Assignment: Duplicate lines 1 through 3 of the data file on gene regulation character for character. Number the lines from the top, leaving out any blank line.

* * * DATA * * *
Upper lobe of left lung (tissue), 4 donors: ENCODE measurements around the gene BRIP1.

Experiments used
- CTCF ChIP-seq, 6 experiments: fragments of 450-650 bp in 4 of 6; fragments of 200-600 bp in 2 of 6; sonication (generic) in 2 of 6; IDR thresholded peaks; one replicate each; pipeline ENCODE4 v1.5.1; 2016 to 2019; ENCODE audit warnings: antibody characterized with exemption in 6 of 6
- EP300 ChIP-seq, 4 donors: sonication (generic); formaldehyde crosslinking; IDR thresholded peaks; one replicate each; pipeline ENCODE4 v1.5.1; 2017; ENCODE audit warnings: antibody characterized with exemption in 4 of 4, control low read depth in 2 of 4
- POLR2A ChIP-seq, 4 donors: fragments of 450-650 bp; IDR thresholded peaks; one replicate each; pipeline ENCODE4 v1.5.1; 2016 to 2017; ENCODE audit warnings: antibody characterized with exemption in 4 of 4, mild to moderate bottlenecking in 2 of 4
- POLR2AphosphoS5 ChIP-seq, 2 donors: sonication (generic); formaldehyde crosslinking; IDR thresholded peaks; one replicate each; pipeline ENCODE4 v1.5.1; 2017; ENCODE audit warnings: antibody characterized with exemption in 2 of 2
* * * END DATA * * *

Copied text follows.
Upper lobe of left lung (tissue), 4 donors: ENCODE measurements around the gene BRIP1.

Experiments used
- CTCF ChIP-seq, 6 experiments: fragments of 450-650 bp in 4 of 6; fragments of 200-600 bp in 2 of 6; sonication (generic) in 2 of 6; IDR thresholded peaks; one replicate each; pipeline ENCODE4 v1.5.1; 2016 to 2019; ENCODE audit warnings: antibody characterized with exemption in 6 of 6